This is, in many cases, an art, and it relies on invasive techniques, the expertise of the doctor, the state of the tumor, and different levels of understanding of the involved cellular mechanisms. A general mechanistic understanding of the morphological transformation processes does not yet exist, but it could dramatically improve the efficiency of diagnosis, and even reduce the need for invasive tests and further genetic screens. Moreover, cellular engineering could help introduce innovative therapeutic measures, as protection of other cells by aggregating and dividing labor between cells, or creation of new complex organizations for novel bio-materials to protect against cancerous cells.

The perfect cell for the perfect job

What is our goal with this research? If we know how cells adjust their morphology, we could control these mechanisms, predict their performance, and increase their range of capabilities. Engineered cells could be used to monitor the activity of bioreactors, devices to carry out specific chemical processes in a lab environment. NASA recently used advanced bioreactors to grow tissue samples of liver, muscle, cartilage and bone. Scientists could soon have an endless reservoir of tissues to test their research hypothesis, with a clear impact on the future of bioengineering and therapeutic sciences.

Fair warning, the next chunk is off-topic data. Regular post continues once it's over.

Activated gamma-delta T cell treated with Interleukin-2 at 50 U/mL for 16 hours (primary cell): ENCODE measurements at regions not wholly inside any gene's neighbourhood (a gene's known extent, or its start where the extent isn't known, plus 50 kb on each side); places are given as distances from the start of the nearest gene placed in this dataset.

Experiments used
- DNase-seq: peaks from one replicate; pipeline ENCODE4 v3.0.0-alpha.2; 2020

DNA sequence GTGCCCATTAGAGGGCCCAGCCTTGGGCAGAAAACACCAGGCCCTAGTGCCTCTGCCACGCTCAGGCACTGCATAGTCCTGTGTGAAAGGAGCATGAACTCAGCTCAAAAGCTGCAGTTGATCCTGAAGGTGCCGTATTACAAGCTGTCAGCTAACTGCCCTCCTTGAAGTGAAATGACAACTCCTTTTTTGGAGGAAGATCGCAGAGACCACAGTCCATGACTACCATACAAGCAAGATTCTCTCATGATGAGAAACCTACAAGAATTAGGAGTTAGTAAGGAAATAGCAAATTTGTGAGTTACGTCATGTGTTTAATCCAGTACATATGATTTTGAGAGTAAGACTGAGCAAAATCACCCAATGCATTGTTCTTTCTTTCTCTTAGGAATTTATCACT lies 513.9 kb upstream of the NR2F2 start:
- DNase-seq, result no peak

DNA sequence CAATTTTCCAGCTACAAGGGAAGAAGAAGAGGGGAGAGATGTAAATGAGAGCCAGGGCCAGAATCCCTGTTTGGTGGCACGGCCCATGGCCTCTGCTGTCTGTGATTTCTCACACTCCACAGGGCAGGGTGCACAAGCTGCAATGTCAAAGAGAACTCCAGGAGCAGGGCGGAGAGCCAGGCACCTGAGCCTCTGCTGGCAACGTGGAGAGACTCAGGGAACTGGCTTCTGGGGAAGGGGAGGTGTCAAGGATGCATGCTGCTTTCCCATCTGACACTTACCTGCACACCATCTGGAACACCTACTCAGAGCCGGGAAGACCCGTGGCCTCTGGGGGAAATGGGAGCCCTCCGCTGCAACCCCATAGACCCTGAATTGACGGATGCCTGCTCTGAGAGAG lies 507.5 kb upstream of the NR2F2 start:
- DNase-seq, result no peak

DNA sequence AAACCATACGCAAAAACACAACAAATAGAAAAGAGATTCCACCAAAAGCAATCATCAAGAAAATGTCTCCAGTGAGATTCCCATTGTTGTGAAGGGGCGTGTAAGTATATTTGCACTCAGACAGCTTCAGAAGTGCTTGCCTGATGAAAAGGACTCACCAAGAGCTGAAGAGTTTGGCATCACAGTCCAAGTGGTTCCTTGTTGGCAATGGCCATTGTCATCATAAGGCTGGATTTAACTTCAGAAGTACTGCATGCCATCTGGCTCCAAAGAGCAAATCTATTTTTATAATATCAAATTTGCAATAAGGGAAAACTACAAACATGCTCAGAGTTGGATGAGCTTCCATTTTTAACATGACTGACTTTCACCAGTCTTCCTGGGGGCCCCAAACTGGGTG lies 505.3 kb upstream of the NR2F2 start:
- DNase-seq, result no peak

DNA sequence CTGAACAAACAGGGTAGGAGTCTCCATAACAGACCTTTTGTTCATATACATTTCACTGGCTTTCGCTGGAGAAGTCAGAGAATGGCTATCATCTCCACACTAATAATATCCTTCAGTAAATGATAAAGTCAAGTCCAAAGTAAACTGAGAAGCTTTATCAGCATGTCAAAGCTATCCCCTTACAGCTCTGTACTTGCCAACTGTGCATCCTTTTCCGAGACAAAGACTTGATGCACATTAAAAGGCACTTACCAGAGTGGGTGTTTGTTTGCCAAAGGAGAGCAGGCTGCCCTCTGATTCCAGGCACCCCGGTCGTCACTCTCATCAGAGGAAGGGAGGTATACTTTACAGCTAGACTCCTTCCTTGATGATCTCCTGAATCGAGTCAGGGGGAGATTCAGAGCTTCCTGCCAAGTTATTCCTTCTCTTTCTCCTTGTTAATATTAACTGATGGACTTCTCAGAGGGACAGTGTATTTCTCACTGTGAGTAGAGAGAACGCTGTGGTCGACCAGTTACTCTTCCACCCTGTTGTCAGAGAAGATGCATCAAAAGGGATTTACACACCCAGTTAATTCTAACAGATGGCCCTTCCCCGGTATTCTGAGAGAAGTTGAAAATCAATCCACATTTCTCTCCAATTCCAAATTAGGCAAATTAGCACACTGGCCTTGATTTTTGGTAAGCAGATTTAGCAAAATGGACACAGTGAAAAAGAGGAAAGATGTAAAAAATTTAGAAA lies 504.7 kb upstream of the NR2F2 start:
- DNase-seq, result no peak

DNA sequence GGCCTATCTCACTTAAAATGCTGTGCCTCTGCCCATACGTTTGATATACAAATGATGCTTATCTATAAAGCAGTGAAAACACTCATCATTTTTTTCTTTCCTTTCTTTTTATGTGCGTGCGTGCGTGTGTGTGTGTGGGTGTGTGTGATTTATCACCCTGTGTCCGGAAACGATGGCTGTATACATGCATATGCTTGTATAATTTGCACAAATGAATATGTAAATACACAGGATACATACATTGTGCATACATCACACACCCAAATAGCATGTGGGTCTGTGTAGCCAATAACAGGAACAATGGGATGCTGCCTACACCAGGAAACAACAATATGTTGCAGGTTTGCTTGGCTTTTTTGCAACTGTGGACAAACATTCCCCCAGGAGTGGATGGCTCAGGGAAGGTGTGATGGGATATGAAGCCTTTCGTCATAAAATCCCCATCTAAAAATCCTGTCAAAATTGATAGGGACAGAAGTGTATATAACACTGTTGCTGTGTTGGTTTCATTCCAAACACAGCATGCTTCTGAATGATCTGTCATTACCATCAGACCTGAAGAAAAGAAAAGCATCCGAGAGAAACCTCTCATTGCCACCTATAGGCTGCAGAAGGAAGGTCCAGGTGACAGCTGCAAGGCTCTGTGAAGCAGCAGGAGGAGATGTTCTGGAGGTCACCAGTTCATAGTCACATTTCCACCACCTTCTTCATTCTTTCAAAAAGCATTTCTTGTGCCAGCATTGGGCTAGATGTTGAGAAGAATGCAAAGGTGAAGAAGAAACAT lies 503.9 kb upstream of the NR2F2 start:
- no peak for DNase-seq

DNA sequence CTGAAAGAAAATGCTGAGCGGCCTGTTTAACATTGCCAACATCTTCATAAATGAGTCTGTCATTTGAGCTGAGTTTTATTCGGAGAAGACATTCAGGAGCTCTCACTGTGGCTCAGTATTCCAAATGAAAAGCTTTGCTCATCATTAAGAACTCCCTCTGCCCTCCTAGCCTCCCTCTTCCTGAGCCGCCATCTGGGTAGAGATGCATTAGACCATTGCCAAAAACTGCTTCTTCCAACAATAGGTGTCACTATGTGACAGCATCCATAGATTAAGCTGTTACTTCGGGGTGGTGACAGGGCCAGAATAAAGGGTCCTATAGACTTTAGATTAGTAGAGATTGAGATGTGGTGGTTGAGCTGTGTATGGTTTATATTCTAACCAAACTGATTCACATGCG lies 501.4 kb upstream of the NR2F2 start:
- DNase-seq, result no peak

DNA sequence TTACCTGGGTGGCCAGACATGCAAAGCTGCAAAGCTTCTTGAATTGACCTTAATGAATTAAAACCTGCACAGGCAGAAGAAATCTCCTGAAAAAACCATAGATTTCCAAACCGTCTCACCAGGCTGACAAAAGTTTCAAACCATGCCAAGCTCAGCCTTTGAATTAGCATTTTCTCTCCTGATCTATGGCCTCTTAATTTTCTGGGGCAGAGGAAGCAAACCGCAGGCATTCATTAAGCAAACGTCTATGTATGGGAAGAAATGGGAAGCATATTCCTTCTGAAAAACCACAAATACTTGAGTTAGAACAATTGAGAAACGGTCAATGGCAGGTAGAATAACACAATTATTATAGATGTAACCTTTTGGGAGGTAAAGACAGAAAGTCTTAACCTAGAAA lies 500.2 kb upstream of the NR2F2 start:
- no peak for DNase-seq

The disposal of organic pollutants are increasingly done by bioremediation, or using specific enzymes to convert waste into an output that is non-toxic and can serve another purpose within its environment. Specific detectors monitor the production of the product to generate useful information by proper modulation of the enzymes’ internal morphology. We can also build novel organic toxicity sensors by sensing cells’ morphology, and understanding their modifications.

This isn’t science fiction. The spirotox test estimates the toxicity of a volatile compound, like a gas, by monitoring cell organelles’ deformation after toxic exposure.

These sorts of sentinels cells, engineered to respond to changes in composition or concentration, could also be used to prevent food adulteration and protect people from food fraud. Or, more efficient biofuels can be engineered through reprogramming cell morphologies to maximize the efficiency of energy production.

The hope is that, one day, we will be able to build cells that do what we want. Even make better beer.